My Lords, I shall be brief, because my noble friend Lady Young has set out extremely clearly why her amendment is so important, as have other noble Lords who have spoken. Part of the problem is that we have never really properly appreciated the huge contribution that ancient woodland makes. We have talked about it, but have we actually properly acted on it to protect it in the way that is needed? We know the huge contribution it makes to our environment, through carbon capture for example, but also, as the noble Lord, Lord Lucas, pointed out, it takes absolutely centuries to replace once it has gone.
There is so much talk about offsetting on the environment, but offsetting cannot always provide what is lost. We just need to consider that more. Offsetting is not the easy way to manage these things every time, so we completely support what my noble friend is trying to achieve. To be honest, she is the expert on this and if she is concerned, we should all be concerned, so if she wishes to test the opinion of the House, she will have our strong support.
My Lords, I declare my farming and land management interests in Wales, as set out in the register.
Amendment 233, in the name of the noble Baroness, Lady Young of Old Scone, is substantially the same as the amendment put forward in Committee. I pay tribute to her for her tireless campaigning on the importance of ancient woodlands, as well as to the noble Baroness, Lady Willis of Summertown, for her insight in this debate. While we resisted this amendment in Committee, I am now persuaded that we can and should make a change of direction to capture this proposal in advance of a wider review later. I know that my noble friend Lady Scott of Bybrook has written to the noble Baroness to that effect already.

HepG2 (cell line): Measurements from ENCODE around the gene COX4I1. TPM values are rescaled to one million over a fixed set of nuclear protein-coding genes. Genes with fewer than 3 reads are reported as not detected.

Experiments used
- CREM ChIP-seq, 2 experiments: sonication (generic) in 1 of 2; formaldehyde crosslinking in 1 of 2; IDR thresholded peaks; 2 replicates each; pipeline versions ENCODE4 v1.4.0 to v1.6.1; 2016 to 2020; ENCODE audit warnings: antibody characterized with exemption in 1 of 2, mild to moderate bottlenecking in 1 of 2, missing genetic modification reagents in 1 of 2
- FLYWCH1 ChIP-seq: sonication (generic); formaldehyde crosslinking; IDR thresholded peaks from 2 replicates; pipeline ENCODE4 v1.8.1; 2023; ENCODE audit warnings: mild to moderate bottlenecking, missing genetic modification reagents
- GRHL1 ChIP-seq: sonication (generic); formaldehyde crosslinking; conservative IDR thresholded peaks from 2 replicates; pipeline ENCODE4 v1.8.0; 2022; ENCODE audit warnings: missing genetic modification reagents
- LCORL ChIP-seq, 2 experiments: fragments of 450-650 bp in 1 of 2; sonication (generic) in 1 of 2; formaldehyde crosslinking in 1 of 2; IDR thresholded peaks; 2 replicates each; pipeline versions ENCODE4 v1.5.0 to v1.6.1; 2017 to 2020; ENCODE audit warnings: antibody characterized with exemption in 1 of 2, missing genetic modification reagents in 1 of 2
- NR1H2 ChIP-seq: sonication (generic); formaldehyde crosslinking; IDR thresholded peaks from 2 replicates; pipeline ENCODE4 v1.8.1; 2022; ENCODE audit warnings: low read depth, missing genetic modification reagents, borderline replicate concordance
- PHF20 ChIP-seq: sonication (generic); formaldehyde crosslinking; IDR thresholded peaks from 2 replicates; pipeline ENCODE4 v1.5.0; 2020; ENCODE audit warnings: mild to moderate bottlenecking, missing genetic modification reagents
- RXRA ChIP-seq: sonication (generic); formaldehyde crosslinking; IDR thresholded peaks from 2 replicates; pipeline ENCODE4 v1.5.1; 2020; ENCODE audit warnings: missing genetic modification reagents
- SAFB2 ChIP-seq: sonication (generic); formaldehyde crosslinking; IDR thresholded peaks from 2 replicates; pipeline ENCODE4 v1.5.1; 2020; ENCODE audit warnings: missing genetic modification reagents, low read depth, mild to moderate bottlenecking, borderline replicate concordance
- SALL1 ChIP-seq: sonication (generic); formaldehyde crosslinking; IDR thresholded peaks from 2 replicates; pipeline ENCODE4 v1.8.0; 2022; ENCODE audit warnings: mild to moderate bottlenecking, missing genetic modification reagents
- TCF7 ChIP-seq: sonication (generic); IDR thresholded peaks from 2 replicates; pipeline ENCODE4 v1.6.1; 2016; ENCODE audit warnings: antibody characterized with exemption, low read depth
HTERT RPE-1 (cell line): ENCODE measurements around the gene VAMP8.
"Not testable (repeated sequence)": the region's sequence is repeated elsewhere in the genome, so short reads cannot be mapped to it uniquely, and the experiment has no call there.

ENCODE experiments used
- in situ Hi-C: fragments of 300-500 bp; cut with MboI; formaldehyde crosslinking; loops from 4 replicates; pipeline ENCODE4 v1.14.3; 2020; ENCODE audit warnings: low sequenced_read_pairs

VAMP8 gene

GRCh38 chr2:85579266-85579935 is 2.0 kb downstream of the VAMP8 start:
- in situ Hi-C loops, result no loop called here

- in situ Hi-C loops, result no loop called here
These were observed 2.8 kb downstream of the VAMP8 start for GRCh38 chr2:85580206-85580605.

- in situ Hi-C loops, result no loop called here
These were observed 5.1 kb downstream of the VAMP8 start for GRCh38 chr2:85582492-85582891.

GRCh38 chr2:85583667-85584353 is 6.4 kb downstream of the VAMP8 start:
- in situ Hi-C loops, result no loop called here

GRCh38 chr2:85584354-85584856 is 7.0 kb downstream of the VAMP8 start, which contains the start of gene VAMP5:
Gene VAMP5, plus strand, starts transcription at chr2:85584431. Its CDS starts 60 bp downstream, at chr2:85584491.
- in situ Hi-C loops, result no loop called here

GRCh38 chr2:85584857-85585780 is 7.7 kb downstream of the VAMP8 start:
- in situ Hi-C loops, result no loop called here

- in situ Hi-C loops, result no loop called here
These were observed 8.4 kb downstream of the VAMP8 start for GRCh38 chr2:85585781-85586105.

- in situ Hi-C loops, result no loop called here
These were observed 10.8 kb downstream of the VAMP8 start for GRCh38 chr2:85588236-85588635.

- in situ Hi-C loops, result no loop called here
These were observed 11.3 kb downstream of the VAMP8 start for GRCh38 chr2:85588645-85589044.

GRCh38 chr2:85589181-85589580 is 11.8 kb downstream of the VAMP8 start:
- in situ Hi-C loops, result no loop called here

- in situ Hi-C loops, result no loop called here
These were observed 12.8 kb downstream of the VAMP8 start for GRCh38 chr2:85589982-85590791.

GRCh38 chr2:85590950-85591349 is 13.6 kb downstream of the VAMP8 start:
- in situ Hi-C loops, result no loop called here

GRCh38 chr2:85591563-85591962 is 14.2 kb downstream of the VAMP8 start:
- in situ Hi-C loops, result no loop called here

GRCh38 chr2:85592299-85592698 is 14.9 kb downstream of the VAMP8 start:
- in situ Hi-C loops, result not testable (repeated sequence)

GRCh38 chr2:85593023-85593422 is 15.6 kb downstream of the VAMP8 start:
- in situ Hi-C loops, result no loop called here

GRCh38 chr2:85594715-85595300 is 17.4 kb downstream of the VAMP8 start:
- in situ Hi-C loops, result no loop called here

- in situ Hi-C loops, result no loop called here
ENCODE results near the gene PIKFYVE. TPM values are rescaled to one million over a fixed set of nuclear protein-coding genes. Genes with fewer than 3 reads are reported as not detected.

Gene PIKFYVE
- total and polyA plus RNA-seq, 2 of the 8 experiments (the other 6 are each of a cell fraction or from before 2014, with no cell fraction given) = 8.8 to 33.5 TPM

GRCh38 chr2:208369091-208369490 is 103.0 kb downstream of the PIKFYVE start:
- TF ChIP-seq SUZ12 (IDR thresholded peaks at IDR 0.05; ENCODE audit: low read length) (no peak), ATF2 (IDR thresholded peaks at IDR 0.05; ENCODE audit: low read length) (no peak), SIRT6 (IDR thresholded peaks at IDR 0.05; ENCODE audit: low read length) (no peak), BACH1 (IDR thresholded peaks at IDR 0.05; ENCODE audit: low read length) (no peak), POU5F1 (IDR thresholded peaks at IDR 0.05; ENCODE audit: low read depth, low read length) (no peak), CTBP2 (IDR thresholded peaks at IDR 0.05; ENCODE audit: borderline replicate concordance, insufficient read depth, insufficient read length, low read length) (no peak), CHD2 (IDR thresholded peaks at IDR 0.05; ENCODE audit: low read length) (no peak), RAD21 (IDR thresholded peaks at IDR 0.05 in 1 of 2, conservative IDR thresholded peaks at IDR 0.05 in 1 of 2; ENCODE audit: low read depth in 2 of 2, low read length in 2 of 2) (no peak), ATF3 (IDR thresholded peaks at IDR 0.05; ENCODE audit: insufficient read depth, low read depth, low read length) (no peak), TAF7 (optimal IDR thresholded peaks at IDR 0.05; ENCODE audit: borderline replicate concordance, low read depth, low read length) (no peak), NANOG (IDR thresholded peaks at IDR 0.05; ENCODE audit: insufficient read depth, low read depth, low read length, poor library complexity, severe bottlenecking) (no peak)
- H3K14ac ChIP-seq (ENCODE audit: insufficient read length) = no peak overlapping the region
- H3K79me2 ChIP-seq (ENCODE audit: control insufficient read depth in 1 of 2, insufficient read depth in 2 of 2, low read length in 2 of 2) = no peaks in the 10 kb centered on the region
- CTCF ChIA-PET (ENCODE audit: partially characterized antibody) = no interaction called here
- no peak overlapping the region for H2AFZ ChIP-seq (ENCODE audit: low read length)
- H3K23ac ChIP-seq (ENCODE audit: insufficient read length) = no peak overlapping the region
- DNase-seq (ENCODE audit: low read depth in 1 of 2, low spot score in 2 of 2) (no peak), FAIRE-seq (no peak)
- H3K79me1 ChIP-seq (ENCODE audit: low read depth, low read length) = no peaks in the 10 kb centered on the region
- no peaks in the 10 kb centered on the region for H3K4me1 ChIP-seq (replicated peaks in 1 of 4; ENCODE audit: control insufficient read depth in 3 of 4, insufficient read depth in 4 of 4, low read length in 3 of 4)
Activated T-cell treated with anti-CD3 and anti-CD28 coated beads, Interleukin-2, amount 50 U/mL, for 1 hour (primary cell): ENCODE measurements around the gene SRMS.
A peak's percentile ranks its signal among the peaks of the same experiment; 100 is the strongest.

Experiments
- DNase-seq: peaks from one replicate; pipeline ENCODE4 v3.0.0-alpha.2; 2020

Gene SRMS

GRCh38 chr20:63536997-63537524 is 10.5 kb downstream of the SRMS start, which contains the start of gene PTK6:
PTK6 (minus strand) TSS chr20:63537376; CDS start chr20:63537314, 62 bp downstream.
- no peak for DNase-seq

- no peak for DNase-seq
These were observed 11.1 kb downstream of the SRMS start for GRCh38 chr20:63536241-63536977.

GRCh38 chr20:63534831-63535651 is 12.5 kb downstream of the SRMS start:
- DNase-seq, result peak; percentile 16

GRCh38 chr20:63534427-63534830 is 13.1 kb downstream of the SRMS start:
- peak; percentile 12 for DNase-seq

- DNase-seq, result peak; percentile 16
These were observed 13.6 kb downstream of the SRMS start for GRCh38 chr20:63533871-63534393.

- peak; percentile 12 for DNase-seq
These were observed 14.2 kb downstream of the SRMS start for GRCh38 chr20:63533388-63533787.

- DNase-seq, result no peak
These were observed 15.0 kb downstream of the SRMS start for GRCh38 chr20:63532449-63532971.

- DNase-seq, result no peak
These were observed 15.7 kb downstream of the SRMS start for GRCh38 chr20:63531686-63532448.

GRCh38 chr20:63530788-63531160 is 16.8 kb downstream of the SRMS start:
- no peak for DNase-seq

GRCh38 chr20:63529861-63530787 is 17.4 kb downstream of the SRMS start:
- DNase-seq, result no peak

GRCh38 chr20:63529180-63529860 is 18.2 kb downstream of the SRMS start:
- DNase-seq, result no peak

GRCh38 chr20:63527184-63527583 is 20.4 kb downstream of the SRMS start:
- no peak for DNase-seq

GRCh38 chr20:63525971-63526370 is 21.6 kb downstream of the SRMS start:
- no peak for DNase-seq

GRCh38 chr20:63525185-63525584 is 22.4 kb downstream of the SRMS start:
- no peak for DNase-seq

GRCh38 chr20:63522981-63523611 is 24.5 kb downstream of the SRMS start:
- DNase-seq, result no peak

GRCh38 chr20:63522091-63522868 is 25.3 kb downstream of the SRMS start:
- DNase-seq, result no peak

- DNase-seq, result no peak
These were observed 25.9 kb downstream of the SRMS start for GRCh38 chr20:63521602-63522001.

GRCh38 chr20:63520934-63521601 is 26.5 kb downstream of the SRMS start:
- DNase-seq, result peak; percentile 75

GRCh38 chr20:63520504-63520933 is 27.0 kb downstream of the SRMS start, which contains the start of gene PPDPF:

The intent behind this amendment, and indeed our public commitment to amend the consultation, is already being progressed. Officials from DLUHC and Defra are working with the Woodland Trust, the Forestry Commission and Natural England to develop a suitable amendment to the direction. The ultimate aim is to seek a common position on the meaning of “affecting ancient woodland”, a definition which considers the number of likely referrals to the Secretary of State, alongside how effective they would be at capturing the main points of concern. No legislative or parliamentary processes are required to issue the amendment to the consultation direction. I am therefore confident that an amended direction will be in place by the end of this year.
In addition to progressing the changes to the consultation direction, officials in DLUHC and Defra are delivering on further commitments made regarding ancient woodland and ancient and veteran trees during the passage of the Environment Act. A review of how national planning policy on ancient woodland is being implemented in practice is under way. The aim of the review is to give us a better idea of whether further protections are needed to ensure that these irreplaceable habitats have appropriate protection within the planning system. The findings of this analysis will feed into our wider review of the National Planning Policy Framework, which will be subject to a public consultation.
The noble Baroness, Lady Young of Old Scone, mentioned the losses of and impact on ancient woodlands from HS2. The Government and HS2 Ltd recognise that ancient woodland is an irreplaceable habitat, and the design of the railway has sought to avoid its loss wherever possible. Defra, the Forestry Commission and Natural England have worked with the Department for Transport and HS2 Ltd to ensure that route design and delivery plans minimise any loss of ancient woodlands and veteran trees.
Where effects on ancient woodland cannot be reasonably avoided through design, HS2 Ltd has committed to providing a range of bespoke compensation services for each woodland affected, in line with advice provided by Natural England and the Forestry Commission. HS2 Ltd is working with the Forestry Commission to deliver an additional £5 million HS2 woodland fund on phase 1 and £2 million on phase 2a. This will result in hundreds of additional hectares of woodland creation, in addition to the core compensation planting delivered by HS2 Ltd itself.